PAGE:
High temperature and bacteriophages can indirectly select for bacterial pathogenicity in environmental reservoirs

Ville-Petri Friman, Teppo Hiltunen, Matti Jalasvuori, Carita Lindstedt, Elina Laanto, Anni-Maria Örmälä, Jouni Laakso, Johanna Mappes, Jaana Bamford

    Forskningsoutput: TidskriftsbidragArtikelVetenskapligPeer review

    Sammanfattning

    The coincidental evolution hypothesis predicts that traits connected to bacterial pathogenicity could be indirectly selected outside the host as a correlated response to abiotic environmental conditions or different biotic species interactions. To investigate this, an opportunistic bacterial pathogen, Serratia marcescens, was cultured in the absence and presence of the lytic bacteriophage PPV (Podoviridae) at 25°C and 37°C for four weeks (N = 5). At the end, we measured changes in bacterial phage-resistance and potential virulence traits, and determined the pathogenicity of all bacterial selection lines in the Parasemia plantaginis insect model in vivo. Selection at 37°C increased bacterial motility and pathogenicity but only in the absence of phages. Exposure to phages increased the phage-resistance of bacteria, and this was costly in terms of decreased maximum population size in the absence of phages. However, this small-magnitude growth cost was not greater with bacteria that had evolved in high temperature regime, and no trade-off was found between phage-resistance and growth rate. As a result, phages constrained the evolution of a temperature-mediated increase in bacterial pathogenicity presumably by preferably infecting the highly motile and virulent bacteria. In more general perspective, our results suggest that the traits connected to bacterial pathogenicity could be indirectly selected as a correlated response by abiotic and biotic factors in environmental reservoirs.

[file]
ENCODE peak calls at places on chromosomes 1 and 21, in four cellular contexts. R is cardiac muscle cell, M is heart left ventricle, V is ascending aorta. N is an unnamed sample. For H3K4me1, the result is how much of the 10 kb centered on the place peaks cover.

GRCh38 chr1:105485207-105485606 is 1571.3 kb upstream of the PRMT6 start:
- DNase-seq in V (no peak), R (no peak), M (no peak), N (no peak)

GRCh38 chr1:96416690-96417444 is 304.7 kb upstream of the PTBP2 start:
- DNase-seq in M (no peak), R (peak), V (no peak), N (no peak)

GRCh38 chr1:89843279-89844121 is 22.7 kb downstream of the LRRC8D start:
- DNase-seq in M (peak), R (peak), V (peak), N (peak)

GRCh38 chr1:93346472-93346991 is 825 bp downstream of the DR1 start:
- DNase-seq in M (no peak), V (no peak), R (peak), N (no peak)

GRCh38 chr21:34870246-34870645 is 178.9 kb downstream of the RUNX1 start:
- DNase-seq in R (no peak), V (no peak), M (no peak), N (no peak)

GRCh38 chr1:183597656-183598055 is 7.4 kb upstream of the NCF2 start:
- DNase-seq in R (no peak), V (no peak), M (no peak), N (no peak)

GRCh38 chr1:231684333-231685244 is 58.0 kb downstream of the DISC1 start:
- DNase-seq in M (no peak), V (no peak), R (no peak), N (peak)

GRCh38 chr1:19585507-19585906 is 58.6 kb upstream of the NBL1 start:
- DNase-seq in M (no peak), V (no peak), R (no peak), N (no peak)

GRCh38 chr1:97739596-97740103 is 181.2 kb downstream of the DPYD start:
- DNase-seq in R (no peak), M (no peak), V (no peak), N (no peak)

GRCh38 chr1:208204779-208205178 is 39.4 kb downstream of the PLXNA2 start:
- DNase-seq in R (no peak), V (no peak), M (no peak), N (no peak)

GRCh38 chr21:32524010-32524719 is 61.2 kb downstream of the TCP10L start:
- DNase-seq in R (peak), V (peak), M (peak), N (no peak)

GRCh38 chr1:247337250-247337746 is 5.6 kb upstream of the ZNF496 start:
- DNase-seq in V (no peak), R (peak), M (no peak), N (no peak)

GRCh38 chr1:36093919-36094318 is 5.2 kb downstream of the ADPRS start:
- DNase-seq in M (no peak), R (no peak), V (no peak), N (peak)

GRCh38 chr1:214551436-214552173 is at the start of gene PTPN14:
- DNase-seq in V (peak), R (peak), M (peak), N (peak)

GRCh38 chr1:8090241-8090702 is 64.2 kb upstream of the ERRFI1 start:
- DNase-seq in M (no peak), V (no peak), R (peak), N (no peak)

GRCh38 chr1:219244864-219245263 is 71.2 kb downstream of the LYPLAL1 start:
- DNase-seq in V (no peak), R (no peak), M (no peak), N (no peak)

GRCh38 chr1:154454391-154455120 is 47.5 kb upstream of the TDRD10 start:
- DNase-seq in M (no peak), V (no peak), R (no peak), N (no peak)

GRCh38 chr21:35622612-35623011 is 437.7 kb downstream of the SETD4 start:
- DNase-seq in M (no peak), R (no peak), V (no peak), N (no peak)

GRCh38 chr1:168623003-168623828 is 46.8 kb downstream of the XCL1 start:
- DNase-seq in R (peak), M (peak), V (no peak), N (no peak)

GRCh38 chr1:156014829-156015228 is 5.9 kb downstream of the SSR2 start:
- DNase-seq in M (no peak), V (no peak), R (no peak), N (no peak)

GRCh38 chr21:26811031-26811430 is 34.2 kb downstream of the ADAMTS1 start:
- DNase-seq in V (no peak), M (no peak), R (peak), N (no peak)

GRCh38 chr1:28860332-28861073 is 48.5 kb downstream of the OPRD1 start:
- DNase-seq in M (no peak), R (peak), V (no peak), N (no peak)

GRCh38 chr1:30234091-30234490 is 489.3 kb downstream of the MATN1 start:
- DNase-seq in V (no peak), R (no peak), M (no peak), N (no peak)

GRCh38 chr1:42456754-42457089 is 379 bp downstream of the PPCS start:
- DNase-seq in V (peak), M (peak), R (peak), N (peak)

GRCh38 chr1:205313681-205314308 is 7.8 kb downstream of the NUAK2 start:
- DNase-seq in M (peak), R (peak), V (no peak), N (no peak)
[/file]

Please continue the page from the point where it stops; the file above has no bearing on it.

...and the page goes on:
Originalspråkengelska
    TidskriftPLoS One
    Volym6
    Utgåva3
    Sidor (från-till)e17651
    Antal sidor7
    ISSN1932-6203
    DOI
    StatusPublicerad - 2011
    MoE-publikationstypA1 Tidskriftsartikel-refererad

    Vetenskapsgrenar

    • 1183 Växtbiologi, mikrobiologi, virologi

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